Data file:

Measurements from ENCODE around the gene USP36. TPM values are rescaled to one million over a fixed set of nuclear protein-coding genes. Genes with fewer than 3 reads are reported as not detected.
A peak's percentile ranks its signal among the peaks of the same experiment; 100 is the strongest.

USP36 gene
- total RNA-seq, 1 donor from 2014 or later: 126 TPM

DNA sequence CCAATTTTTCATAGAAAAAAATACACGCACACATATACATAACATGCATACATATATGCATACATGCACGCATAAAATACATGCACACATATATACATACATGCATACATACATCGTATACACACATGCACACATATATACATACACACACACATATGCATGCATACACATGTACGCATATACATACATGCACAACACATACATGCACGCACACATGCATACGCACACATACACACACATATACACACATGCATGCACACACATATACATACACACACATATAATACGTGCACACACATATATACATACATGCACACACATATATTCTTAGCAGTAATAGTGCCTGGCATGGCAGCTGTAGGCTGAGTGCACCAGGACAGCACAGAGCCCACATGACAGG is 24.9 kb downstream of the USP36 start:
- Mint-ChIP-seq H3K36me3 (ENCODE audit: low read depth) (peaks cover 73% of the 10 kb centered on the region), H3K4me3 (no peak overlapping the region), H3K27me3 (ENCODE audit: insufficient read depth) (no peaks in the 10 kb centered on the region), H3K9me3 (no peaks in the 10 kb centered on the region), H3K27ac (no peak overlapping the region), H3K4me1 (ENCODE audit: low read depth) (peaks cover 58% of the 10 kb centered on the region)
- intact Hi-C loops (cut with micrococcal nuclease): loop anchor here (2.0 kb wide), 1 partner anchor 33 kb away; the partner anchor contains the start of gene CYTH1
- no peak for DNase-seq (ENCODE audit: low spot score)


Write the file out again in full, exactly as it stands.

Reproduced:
Measurements from ENCODE around the gene USP36. TPM values are rescaled to one million over a fixed set of nuclear protein-coding genes. Genes with fewer than 3 reads are reported as not detected.
A peak's percentile ranks its signal among the peaks of the same experiment; 100 is the strongest.

USP36 gene
- total RNA-seq, 1 donor from 2014 or later: 126 TPM

DNA sequence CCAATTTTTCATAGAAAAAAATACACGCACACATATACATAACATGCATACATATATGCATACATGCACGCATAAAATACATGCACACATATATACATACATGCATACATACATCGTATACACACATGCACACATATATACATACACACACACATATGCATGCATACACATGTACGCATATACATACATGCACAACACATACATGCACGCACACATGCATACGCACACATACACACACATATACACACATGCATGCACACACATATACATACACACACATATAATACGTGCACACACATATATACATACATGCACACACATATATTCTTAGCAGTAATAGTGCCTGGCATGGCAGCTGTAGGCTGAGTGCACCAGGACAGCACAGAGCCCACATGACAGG is 24.9 kb downstream of the USP36 start:
- Mint-ChIP-seq H3K36me3 (ENCODE audit: low read depth) (peaks cover 73% of the 10 kb centered on the region), H3K4me3 (no peak overlapping the region), H3K27me3 (ENCODE audit: insufficient read depth) (no peaks in the 10 kb centered on the region), H3K9me3 (no peaks in the 10 kb centered on the region), H3K27ac (no peak overlapping the region), H3K4me1 (ENCODE audit: low read depth) (peaks cover 58% of the 10 kb centered on the region)
- intact Hi-C loops (cut with micrococcal nuclease): loop anchor here (2.0 kb wide), 1 partner anchor 33 kb away; the partner anchor contains the start of gene CYTH1
- no peak for DNase-seq (ENCODE audit: low spot score)